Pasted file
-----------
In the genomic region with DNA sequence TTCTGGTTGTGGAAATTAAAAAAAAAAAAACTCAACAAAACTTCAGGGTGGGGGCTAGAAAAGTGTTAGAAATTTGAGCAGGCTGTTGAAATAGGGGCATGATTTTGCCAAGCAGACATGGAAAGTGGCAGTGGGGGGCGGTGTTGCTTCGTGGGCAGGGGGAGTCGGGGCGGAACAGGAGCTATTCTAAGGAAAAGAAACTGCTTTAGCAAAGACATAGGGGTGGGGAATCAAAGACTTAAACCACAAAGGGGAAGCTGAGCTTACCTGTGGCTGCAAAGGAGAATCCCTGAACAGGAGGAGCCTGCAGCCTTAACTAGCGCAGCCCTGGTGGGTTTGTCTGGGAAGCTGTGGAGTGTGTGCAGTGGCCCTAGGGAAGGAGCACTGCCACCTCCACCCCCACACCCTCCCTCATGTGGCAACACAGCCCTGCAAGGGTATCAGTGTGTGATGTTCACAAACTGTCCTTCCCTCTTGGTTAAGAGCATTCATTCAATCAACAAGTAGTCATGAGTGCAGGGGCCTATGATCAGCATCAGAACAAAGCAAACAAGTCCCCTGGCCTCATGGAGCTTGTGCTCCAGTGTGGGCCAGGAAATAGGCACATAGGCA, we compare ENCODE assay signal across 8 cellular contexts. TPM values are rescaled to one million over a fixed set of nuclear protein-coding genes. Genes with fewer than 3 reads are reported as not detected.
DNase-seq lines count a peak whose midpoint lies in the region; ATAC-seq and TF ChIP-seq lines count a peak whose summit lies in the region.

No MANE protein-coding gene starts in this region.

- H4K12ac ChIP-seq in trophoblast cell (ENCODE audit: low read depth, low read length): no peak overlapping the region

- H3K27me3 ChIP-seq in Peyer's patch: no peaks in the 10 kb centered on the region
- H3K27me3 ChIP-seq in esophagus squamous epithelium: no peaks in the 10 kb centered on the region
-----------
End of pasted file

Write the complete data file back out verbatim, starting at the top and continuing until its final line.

In the genomic region with DNA sequence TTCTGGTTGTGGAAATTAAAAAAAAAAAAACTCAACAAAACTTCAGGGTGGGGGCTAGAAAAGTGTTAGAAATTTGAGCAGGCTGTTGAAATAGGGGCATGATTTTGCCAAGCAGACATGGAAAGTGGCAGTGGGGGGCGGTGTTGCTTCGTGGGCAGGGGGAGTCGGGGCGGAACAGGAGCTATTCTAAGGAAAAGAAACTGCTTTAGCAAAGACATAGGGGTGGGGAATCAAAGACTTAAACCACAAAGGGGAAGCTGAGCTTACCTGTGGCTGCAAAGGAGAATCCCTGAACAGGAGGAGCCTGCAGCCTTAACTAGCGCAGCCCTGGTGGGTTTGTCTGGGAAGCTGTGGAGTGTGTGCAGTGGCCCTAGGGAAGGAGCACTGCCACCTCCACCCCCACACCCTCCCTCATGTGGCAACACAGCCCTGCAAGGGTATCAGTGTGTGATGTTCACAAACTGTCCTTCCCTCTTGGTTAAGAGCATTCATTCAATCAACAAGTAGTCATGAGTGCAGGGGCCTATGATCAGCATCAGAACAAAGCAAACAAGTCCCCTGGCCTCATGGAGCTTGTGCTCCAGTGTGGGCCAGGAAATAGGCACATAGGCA, we compare ENCODE assay signal across 8 cellular contexts. TPM values are rescaled to one million over a fixed set of nuclear protein-coding genes. Genes with fewer than 3 reads are reported as not detected.
DNase-seq lines count a peak whose midpoint lies in the region; ATAC-seq and TF ChIP-seq lines count a peak whose summit lies in the region.

No MANE protein-coding gene starts in this region.

- H4K12ac ChIP-seq in trophoblast cell (ENCODE audit: low read depth, low read length): no peak overlapping the region

- H3K27me3 ChIP-seq in Peyer's patch: no peaks in the 10 kb centered on the region
- H3K27me3 ChIP-seq in esophagus squamous epithelium: no peaks in the 10 kb centered on the region